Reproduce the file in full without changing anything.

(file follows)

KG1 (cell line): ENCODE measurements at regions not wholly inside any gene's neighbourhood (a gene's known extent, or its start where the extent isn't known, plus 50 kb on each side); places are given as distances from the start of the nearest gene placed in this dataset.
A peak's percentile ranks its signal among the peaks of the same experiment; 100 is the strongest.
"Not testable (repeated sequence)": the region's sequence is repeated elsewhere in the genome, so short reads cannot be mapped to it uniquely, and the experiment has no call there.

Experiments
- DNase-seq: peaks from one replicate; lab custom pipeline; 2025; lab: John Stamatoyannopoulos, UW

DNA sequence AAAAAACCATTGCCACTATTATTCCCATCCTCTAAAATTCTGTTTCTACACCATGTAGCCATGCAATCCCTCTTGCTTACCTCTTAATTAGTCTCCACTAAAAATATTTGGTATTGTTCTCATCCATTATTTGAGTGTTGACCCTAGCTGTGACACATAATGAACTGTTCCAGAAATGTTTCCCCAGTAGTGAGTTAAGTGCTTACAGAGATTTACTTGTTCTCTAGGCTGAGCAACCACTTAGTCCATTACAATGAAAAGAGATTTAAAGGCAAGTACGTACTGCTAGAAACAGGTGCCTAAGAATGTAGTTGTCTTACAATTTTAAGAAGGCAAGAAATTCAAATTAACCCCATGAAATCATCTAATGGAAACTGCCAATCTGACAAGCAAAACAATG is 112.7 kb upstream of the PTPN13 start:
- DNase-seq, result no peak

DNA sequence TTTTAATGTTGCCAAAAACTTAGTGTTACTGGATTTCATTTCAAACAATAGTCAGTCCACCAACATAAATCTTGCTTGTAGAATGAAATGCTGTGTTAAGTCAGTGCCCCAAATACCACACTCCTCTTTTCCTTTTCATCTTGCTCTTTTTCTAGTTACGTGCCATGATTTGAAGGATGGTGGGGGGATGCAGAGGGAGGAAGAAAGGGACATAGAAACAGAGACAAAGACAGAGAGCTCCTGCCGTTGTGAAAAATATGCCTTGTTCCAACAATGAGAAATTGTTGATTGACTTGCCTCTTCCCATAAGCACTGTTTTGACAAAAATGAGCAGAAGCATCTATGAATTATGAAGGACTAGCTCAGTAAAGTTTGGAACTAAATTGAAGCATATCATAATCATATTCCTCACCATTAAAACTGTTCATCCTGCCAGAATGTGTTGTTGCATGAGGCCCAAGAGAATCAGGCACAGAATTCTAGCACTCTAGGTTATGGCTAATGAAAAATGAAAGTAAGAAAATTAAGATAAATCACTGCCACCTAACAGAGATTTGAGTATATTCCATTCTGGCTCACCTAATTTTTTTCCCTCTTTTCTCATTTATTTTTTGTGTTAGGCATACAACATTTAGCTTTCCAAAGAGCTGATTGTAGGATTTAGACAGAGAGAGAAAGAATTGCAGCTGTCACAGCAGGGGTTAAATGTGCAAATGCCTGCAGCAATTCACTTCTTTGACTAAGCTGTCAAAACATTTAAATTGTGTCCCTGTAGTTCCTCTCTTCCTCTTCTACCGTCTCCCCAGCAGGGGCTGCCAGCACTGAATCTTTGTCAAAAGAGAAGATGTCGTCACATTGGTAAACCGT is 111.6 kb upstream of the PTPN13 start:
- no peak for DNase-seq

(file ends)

KG1 (cell line): ENCODE measurements at regions not wholly inside any gene's neighbourhood (a gene's known extent, or its start where the extent isn't known, plus 50 kb on each side); places are given as distances from the start of the nearest gene placed in this dataset.
A peak's percentile ranks its signal among the peaks of the same experiment; 100 is the strongest.
"Not testable (repeated sequence)": the region's sequence is repeated elsewhere in the genome, so short reads cannot be mapped to it uniquely, and the experiment has no call there.

Experiments
- DNase-seq: peaks from one replicate; lab custom pipeline; 2025; lab: John Stamatoyannopoulos, UW

DNA sequence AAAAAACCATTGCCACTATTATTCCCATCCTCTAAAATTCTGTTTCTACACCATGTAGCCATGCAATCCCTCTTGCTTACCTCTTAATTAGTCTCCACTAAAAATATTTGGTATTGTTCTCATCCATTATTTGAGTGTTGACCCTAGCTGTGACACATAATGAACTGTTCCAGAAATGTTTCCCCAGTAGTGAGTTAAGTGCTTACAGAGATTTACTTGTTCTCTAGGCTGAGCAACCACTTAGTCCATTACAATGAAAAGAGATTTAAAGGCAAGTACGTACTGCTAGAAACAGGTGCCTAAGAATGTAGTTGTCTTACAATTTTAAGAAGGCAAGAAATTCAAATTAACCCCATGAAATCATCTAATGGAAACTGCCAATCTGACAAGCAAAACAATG is 112.7 kb upstream of the PTPN13 start:
- DNase-seq, result no peak

DNA sequence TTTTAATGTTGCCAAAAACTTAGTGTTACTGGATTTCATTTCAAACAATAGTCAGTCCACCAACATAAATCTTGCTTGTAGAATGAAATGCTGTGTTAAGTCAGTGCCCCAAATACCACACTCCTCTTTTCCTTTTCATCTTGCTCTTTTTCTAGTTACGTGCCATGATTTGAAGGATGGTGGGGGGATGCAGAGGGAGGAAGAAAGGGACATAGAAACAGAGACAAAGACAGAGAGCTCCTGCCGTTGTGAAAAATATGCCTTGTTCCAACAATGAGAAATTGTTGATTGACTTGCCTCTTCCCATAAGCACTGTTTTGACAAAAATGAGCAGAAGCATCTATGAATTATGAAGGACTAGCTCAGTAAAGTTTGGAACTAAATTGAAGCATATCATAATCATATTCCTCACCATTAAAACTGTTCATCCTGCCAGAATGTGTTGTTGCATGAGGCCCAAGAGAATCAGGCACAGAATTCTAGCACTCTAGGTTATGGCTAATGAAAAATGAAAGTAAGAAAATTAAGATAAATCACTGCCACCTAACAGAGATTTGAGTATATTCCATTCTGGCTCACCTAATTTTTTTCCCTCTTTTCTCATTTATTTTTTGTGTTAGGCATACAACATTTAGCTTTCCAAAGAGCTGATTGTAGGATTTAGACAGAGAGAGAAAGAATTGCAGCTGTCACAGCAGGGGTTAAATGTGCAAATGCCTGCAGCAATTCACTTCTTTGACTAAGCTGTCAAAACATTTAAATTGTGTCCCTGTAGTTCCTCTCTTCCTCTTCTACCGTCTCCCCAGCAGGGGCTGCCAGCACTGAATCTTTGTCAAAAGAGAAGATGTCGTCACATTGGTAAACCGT is 111.6 kb upstream of the PTPN13 start:
- no peak for DNase-seq